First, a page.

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I have currently been testing my implementation of a numerical propagator with the ISS. Without going into much details, the propagator considers Earth gravity (with the GGM03S model including zonal, tesseral and sectoral spherical harmonics, up to a degree of 180), third-body gravitational attraction (from the Sun, Moon, and all other main planets of the Solar System), solar radiation pressure and, possibly the most relevant for this question, atmospheric drag using the NRLMSISE-00 atmospheric model.

The specific data I'm using for tests are the ISS trajectories provided by NASA in OEM format. In particular, I'm using the ephemerides generated the 2021-12-21 at 01:28:14.122 UTC, covering from 2021-12-20 12:00:00 to 2022-01-04 12:00:00 (UTC).

For my tests, I took the first provided ephemeris and used it as the starting point for the propagator. I then propagated the orbit for close to 24 hours (for completion, using the RADAU5 integrator), outputting state vectors at the exact same times as the ephemerides provided in the original OEM file, to allow direct comparison at each time point without requiring interpolation. Conveniently, the OEM file includes the following details about the ISS: mass (448009 kg), drag area (1492.30 squared meters), drag coefficient (2.05), solar radiation area (0) and solar radiation coefficient (0). So I used these exact same values during propagation.

The following is a plot of the difference for each position component (in GCRF frame) between the calculated trajectory and the "real" trajectory (i.e., the values in the OEM file by NASA, which I guess is as close as one can get to a real trajectory using publicly available data):

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As the plot shows, there is a periodic error of increasing magnitude in all components, reaching over 200 m in each component after around 20 hours of propagation.

I calculated a periodogram of the error, resulting in the following:

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Where the frequency is in $min^{-1}$. The peak corresponds to a frequency of 0.010574 $min^{-1}$, which gives a period of around 94 minutes. So basically, the orbital period of the ISS interestingly.

I then wondered if the drag force was being wrongly modeled, so decided to test a range of drag areas (I guess it would have been equivalent to testing a range of drag coefficients, since the final result is just introducing a multiplier to the drag force). In particular, I tried propagation with 20 values equally spaced from 0 to 5 times the value provided by NASA in the OEM file. The following plot shows the error along the Z component of position for each drag area value (similar plots are obtained for the X and Y components):

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As you can see, the 5th value in the series (~1178.1316) leads to a quite big reduction of the error. The following plot shows the error with that drag surface along all position components:

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This value is approximately 80% of the value given by NASA.

My question is: does anybody have any idea of why the propagation becomes so much more accurate by using this reduced drag?

I thought a possibility would be that the ISS would be doing some sort of maneuver to prevent loss of altitude and using a reduced drag somehow accounts for this. However, this would require that such operations are performed with a relatively high frequency, but from a quick search, this seems to not be the case.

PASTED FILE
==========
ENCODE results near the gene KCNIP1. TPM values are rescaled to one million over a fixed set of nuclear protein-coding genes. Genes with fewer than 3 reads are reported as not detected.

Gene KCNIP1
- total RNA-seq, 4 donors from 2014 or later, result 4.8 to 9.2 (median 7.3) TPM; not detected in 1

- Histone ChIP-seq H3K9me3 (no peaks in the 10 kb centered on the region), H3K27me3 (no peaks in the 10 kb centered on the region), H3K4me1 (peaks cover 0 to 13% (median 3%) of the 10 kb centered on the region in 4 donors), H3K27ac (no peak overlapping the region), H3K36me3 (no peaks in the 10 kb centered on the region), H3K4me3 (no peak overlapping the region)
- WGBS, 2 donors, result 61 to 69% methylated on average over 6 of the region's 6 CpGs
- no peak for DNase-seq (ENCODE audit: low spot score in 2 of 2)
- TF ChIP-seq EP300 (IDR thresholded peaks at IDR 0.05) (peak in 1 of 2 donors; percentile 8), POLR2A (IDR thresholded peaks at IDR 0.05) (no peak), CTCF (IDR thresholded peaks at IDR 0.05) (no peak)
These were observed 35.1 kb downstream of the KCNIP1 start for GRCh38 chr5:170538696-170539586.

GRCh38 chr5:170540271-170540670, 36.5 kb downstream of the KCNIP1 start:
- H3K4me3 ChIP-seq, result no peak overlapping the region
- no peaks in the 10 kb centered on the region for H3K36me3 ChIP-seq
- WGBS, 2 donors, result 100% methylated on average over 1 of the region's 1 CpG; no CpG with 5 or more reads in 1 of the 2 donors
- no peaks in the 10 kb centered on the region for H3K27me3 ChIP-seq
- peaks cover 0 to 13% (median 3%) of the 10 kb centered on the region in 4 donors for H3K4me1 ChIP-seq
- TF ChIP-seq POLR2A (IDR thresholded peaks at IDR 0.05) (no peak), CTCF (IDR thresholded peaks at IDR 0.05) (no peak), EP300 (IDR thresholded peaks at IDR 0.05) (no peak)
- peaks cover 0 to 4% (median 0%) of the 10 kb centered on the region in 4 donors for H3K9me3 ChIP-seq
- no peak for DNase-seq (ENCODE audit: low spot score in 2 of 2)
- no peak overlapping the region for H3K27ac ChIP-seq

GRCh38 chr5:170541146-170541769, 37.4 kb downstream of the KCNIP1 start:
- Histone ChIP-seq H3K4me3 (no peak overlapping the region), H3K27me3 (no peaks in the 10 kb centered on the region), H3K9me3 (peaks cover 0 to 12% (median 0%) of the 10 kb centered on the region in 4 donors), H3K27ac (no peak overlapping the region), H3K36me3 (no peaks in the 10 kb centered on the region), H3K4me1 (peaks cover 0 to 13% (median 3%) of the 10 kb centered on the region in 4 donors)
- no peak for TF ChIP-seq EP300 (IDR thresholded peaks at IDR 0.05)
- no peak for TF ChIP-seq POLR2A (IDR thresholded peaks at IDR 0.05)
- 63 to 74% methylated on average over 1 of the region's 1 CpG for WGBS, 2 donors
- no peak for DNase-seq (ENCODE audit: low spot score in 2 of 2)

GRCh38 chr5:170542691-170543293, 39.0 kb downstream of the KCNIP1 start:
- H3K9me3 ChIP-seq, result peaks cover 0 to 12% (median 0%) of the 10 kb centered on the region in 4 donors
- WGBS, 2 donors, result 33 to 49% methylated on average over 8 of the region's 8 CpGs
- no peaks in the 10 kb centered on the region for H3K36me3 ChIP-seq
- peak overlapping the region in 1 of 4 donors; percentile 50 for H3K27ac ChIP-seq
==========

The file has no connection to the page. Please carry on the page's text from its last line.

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    $\begingroup$ Is that drag area number with the solar panels turning to reduce cross section in darkness, or with a fixed rotation I wonder? $\endgroup$ Jan 14 at 6:20
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    $\begingroup$ en.wikipedia.org/wiki/Night_Glider_mode claims a 30% reduction in drag for night glider mode, which does not match your 80%, so not an answer $\endgroup$ Jan 14 at 6:34
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    $\begingroup$ That is a great point actually! In fact, to be precise I see a reduction of 21% (I meant in the question that the value that led to better propagation was 80% of the original value, sorry). Together with the fact that I guess the night glider mode would not be used all the time, plus the fact that the 30% reduction refers to the drag acting on the solar arrays only (so the overall reduction would be somewhat smaller, I guess), this seems to be very likely accounting for this observation! Maybe you can post it as a full answer? $\endgroup$
    – Rafa
    Jan 14 at 7:33
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    $\begingroup$ I didn't get a full answer but comments indicate night glider mode is not used currently space.stackexchange.com/q/50773/6944 a drag reduction strategy that may be currently used is quoted in the question. $\endgroup$ Jan 14 at 12:57
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    $\begingroup$ I see, so basically, if I understood correctly, it is possible that the ISS is, at some time intervals, orienting the solar panels to be more edge on the direction of the velocity, but maybe not as much as described for the night glider mode? Hmmm... I guess it makes sense that it isn't a proper night glider mode, since if that was the case, the error would come mostly from periods of "night", whereas it seems to be increasing homogeneously during propagation (if the drag area provided by NASA is used). Maybe propagating for a longer period can bring some extra information? I'll check! $\endgroup$
    – Rafa
    Jan 14 at 14:53

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